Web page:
A new lawsuit has been filed by the Public Interest Legal Foundation against the newly passed law in Delaware that allows mail-in voting and same-day registration.
The law is being challenged because it conflicts with the requirements in the state’s constitution. And it comes in light of the results of the 2020 presidential race in which there have been documented literally dozens of suspicious circumstances and results that experts say could have changed the outcome.
The new law creates an impossible situation for plaintiff Michael Mennella, an inspector of elections for the Delaware Department of Elections.
He’s being forced to choose whether to enforce the state law – or the state constitution.
“These mail balloting and same day registration laws conflict with the Delaware Constitution,” explained J. Christian Adams, the chief of the PILF. “States cannot pass laws that conflict with their constitutions.
“It’s egregious that inspectors of elections are forced to choose between obeying the same day registration law or following the state constitution. Delaware lawmakers should read their own constitution before passing election laws.”
The foundation pointed out it filed a lawsuit earlier this year in Delaware over the state’s “early and absentee” voting laws – which also violate the state constitution.
In the new case, the plaintiffs are Michael Higgin and Michael Mennella, and the defendants are Election Commissioner Anthony J. Albence and the state department of elections.
The problem, according to the complaint, is that the laws “expand the administration of the general election beyond its constitutionally designated day…”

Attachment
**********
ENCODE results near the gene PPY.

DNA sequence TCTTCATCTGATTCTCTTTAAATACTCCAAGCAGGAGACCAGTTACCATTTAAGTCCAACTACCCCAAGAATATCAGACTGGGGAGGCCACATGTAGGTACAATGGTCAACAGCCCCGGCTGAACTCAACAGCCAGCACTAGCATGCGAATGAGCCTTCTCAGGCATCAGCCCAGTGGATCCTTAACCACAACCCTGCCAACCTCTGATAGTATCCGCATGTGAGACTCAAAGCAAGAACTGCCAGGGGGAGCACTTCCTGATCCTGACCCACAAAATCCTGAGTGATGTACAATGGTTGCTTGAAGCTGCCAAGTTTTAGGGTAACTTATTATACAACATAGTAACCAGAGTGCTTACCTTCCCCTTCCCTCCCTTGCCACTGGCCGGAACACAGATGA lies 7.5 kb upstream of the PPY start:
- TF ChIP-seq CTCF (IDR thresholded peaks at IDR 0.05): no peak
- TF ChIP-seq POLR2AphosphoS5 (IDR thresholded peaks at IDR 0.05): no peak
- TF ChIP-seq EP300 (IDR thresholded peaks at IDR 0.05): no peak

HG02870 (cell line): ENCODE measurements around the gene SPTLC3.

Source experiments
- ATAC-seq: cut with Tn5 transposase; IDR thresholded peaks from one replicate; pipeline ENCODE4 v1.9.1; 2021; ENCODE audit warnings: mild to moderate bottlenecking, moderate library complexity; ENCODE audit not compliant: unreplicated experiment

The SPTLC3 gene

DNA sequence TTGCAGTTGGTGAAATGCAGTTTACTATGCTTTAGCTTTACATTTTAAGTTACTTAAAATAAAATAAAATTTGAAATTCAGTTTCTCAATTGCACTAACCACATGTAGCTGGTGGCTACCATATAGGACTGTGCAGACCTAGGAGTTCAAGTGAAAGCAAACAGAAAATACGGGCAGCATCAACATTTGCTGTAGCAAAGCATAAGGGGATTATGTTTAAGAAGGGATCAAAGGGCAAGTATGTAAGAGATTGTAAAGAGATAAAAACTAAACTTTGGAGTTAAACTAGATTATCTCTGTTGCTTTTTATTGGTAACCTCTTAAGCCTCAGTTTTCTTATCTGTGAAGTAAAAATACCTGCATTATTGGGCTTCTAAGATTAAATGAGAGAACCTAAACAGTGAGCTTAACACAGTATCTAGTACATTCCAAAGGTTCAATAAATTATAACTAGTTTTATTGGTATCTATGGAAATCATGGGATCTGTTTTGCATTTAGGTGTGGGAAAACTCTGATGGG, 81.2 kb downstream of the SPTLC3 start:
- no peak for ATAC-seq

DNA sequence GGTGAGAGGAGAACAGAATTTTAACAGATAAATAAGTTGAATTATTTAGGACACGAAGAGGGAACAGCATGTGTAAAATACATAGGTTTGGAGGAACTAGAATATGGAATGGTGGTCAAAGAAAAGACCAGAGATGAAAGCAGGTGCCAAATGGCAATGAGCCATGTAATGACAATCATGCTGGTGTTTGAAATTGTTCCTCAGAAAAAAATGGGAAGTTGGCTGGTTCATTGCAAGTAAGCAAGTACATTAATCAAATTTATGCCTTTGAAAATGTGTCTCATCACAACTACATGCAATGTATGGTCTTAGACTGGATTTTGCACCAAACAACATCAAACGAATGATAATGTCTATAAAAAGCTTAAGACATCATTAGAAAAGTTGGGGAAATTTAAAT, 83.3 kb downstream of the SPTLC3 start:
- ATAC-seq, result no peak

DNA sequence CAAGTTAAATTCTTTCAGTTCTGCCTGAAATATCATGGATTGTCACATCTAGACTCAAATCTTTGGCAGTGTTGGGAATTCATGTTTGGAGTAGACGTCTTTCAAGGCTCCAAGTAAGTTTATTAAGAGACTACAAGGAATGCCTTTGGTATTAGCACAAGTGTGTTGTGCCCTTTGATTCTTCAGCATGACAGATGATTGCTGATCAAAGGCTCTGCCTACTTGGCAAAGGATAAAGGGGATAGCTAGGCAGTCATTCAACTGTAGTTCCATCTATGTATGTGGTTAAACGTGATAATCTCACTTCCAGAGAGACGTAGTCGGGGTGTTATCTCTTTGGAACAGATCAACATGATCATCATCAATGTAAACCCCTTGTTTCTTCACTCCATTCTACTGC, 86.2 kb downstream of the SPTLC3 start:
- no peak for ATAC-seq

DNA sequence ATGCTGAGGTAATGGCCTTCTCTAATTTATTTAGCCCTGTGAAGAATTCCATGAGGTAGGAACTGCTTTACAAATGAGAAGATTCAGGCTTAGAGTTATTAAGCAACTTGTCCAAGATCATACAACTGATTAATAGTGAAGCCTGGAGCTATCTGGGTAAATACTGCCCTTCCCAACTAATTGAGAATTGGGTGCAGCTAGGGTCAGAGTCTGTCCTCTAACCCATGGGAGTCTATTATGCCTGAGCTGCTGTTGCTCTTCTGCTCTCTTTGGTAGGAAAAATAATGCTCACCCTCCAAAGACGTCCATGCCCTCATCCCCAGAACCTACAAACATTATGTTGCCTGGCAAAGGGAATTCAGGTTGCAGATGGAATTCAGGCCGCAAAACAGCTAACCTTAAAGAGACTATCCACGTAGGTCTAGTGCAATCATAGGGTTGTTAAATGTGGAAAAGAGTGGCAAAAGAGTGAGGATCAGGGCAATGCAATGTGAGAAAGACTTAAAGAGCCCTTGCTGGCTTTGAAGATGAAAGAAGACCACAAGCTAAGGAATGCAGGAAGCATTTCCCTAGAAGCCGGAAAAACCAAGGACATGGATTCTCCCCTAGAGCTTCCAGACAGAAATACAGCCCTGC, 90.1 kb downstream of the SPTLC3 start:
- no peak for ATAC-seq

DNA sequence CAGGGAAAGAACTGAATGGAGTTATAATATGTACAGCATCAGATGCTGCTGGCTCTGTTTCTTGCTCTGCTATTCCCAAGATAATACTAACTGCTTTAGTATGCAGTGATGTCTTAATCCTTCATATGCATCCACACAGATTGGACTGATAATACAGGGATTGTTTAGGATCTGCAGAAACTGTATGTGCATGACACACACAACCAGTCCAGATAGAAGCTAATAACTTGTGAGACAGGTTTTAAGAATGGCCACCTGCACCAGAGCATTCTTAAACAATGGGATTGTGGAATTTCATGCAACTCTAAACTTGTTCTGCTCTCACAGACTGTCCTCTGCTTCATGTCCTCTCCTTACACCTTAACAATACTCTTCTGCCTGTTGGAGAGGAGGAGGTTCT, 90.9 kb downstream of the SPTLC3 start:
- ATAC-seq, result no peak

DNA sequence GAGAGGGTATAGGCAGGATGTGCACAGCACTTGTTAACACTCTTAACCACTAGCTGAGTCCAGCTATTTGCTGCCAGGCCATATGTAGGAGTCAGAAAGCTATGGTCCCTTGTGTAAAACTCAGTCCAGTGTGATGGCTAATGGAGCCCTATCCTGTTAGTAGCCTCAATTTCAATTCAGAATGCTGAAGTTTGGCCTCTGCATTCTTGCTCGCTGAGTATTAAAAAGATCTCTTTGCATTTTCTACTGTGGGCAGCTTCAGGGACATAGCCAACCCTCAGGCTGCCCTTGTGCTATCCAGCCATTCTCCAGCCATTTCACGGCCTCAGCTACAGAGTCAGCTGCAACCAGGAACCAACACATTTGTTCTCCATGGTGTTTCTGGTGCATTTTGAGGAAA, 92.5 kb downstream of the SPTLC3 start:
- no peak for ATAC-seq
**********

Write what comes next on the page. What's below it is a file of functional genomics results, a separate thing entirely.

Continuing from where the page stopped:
“When a Delaware statute conflicts with the Constitution of Delaware, the Constitution controls,” the complaint notes.
“Each of these laws [is] in derogation not only of the plain language of the Delaware Constitution but also of the intent of its terms which require the general assembly to enact voting laws ‘so as best to secure secrecy and the independence of the voter, preserve the freedom and purity of elections and prevent fraud, corruption and intimidation…” the complaint charges.
The plain facts are that the Delaware Constitution “requires the general election to be held on one specific day.”
That would be, “on the Tuesday next after the first Monday in the month of November of the year in which they are to be held, and be by ballot.”
Absentee balloting is allowed but only under very strict circumstances.
The complaint charges, “Delaware’s new vote by mail law enacts a de facto general absentee voting system, which is prohibited by [the constitution.]”
The case seeks a court order preventing the new laws from being enforced.
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